Perhaps the most sensationalistic development had happened back in 1824, when a ship sailed up to the swampy Greek town of Mesolonghi bearing one of the most famous — or infamous — men of the age: Lord Byron.

The renowned Romantic poet was acquainted with the region, and Byron’s 1812 poem Childe Harold’s Pilgrimage was a huge part of the prewar philhellenic literature that had primed Europeans to sympathize with the Greeks. Now, both bored and idealistic, Byron had returned to lend his body and fortune to the Greek cause.

Unfortunately for Byron, his direct contribution ended up being fairly limited. Within a few months Byron fell ill, and soon he was dead — though whether what killed him was the disease or his doctors’s frequent use of bloodletting as treatment is left to speculation.61

Lord Byron on his Death-bed c. 1826

Lord Byron on his deathbed, by Joseph Odevaere, circa 1826. Public domain via Wikimedia Commons.

Fortunately for the Greeks, the death of one of Europe’s most famous men in the Greek cause was a public relations coup. As Mazower put it, “Nothing [Bryon] had managed to achieve in the short time he spent in Mesolonghi rivaled the impact of his death.” In death the controversial poet — still the center of attention, even in death — was transformed into a romantic hero, the myth eclipsing the man.62

A flood of hack biographies immediately streamed off the presses by people claiming to have been Byron’s closest companions. Many of these were published in France, where Byron was hugely popular.63 There were at least 14 books on Byron published in France in 1824 alone, along with a tragedy about the poet that the Paris Opera hurriedly threw together. And along with Byron, the French went wild for the Greek cause.64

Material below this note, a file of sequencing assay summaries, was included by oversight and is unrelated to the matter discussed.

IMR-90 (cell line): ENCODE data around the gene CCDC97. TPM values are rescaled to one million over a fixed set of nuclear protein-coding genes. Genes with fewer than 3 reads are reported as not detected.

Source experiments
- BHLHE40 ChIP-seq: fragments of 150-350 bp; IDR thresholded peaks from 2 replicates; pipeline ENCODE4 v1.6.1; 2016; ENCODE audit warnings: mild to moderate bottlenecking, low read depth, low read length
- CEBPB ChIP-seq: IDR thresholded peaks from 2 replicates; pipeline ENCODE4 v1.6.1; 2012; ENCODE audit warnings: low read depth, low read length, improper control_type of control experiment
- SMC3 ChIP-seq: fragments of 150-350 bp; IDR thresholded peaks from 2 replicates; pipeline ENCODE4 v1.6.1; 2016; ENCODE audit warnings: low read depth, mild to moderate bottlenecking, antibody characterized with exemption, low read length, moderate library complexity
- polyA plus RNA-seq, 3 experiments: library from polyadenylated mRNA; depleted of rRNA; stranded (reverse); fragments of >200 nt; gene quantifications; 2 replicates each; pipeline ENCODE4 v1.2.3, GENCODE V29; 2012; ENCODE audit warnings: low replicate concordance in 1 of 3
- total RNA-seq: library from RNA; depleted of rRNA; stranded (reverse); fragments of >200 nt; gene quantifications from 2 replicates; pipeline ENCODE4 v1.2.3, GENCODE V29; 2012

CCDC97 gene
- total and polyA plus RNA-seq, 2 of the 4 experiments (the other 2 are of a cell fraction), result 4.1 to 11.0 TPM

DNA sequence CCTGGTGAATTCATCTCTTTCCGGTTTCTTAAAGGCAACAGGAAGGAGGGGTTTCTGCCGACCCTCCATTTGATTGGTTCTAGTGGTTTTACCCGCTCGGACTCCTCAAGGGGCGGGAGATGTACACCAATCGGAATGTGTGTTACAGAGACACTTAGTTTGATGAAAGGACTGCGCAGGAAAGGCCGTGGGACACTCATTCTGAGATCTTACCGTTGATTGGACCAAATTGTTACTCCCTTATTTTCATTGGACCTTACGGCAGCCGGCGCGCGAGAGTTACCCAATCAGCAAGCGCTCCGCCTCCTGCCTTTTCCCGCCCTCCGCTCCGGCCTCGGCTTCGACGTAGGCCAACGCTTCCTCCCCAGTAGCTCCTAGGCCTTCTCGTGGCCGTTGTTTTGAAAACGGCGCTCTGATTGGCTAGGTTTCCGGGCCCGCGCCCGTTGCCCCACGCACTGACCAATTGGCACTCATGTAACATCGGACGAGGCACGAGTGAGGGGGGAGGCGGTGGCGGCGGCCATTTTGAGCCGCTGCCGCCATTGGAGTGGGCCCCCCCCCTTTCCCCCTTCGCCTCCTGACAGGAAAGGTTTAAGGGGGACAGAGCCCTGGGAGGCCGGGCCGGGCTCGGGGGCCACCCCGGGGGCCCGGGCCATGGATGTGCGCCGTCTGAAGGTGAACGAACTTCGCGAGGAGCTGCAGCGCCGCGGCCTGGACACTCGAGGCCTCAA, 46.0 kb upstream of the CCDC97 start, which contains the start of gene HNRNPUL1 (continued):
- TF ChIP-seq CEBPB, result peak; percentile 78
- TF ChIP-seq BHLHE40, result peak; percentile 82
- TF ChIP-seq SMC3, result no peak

France goes philhellenic

In their Philhellenism, the French were actually late arrivers. The initial surge of enthusiasm for the Greeks back in 1821 and 1822 had been focused in Switzerland and various German states. When that wave of fundraising and volunteers faded, the British in turn took the lead, contributing that big loan I mentioned earlier. British enthusiasm in turn faded as it became clear the proceeds of the loan had been largely wasted and that the investors were likely to lose their money.65 By 1825, it was the French turn to Greek out.

An 1826 British political cartoon attacking various figures for appropriating money raised to help the Greeks for themselves. Public domain via Wikimedia Commons.

The usual suspects in France had always been philhellenic — liberals, classicists, etc. But the movement had always stayed limited to that base. France’s right-wing governments in this time had officially supported the Ottomans’ rights to suppress rebellion, however ambivalently they enforced this policy. The Greek revolution’s origins in secret societies may have played a role, too; in the early days royalist newspapers published articles that “fulminated against the spirit of Carbonarism having invaded the East.”66 Plus France had plenty of domestic distractions during this time, from its own Carbonarist rebellions to the invasion of Spain in 1823.

By 1824 and 1825, however, those issues had largely faded away. And Philhellenism started to make inroads into new parts of French society: aristocratic royalists.